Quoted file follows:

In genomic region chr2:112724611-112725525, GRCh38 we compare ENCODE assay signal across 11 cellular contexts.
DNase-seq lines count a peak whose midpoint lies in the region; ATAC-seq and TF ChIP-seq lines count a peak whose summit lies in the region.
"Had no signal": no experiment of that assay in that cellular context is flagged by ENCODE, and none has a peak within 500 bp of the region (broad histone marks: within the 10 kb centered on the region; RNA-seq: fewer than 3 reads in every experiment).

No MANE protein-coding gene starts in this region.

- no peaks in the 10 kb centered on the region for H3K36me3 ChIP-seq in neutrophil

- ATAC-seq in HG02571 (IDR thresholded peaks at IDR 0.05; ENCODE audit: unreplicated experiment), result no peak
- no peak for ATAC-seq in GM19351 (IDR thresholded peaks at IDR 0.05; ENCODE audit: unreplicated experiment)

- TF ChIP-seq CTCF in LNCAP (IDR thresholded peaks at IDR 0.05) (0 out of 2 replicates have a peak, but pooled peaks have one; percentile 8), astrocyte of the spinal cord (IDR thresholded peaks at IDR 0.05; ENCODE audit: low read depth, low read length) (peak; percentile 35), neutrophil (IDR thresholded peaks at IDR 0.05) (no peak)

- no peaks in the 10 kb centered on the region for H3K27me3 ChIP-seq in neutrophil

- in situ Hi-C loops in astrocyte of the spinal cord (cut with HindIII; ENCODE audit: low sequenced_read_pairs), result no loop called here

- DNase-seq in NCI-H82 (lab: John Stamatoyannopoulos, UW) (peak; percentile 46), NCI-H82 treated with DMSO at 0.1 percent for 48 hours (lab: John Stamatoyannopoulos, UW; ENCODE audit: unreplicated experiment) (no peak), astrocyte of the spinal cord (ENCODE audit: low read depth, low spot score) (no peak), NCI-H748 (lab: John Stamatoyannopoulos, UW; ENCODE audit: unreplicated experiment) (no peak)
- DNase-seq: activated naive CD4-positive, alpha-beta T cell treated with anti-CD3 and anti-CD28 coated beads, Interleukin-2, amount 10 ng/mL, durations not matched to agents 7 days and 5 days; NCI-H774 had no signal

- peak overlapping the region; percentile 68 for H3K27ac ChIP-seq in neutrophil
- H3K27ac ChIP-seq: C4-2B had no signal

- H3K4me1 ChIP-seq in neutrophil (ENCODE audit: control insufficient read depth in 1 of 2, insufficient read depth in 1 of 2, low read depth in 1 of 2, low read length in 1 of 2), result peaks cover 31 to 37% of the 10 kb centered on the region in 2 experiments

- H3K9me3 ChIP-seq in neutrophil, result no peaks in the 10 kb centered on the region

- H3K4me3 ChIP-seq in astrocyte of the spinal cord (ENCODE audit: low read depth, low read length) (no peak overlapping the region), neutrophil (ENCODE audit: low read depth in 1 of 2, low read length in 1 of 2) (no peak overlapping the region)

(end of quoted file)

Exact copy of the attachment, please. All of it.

In genomic region chr2:112724611-112725525, GRCh38 we compare ENCODE assay signal across 11 cellular contexts.
DNase-seq lines count a peak whose midpoint lies in the region; ATAC-seq and TF ChIP-seq lines count a peak whose summit lies in the region.
"Had no signal": no experiment of that assay in that cellular context is flagged by ENCODE, and none has a peak within 500 bp of the region (broad histone marks: within the 10 kb centered on the region; RNA-seq: fewer than 3 reads in every experiment).

No MANE protein-coding gene starts in this region.

- no peaks in the 10 kb centered on the region for H3K36me3 ChIP-seq in neutrophil

- ATAC-seq in HG02571 (IDR thresholded peaks at IDR 0.05; ENCODE audit: unreplicated experiment), result no peak
- no peak for ATAC-seq in GM19351 (IDR thresholded peaks at IDR 0.05; ENCODE audit: unreplicated experiment)

- TF ChIP-seq CTCF in LNCAP (IDR thresholded peaks at IDR 0.05) (0 out of 2 replicates have a peak, but pooled peaks have one; percentile 8), astrocyte of the spinal cord (IDR thresholded peaks at IDR 0.05; ENCODE audit: low read depth, low read length) (peak; percentile 35), neutrophil (IDR thresholded peaks at IDR 0.05) (no peak)

- no peaks in the 10 kb centered on the region for H3K27me3 ChIP-seq in neutrophil

- in situ Hi-C loops in astrocyte of the spinal cord (cut with HindIII; ENCODE audit: low sequenced_read_pairs), result no loop called here

- DNase-seq in NCI-H82 (lab: John Stamatoyannopoulos, UW) (peak; percentile 46), NCI-H82 treated with DMSO at 0.1 percent for 48 hours (lab: John Stamatoyannopoulos, UW; ENCODE audit: unreplicated experiment) (no peak), astrocyte of the spinal cord (ENCODE audit: low read depth, low spot score) (no peak), NCI-H748 (lab: John Stamatoyannopoulos, UW; ENCODE audit: unreplicated experiment) (no peak)
- DNase-seq: activated naive CD4-positive, alpha-beta T cell treated with anti-CD3 and anti-CD28 coated beads, Interleukin-2, amount 10 ng/mL, durations not matched to agents 7 days and 5 days; NCI-H774 had no signal

- peak overlapping the region; percentile 68 for H3K27ac ChIP-seq in neutrophil
- H3K27ac ChIP-seq: C4-2B had no signal

- H3K4me1 ChIP-seq in neutrophil (ENCODE audit: control insufficient read depth in 1 of 2, insufficient read depth in 1 of 2, low read depth in 1 of 2, low read length in 1 of 2), result peaks cover 31 to 37% of the 10 kb centered on the region in 2 experiments

- H3K9me3 ChIP-seq in neutrophil, result no peaks in the 10 kb centered on the region

- H3K4me3 ChIP-seq in astrocyte of the spinal cord (ENCODE audit: low read depth, low read length) (no peak overlapping the region), neutrophil (ENCODE audit: low read depth in 1 of 2, low read length in 1 of 2) (no peak overlapping the region)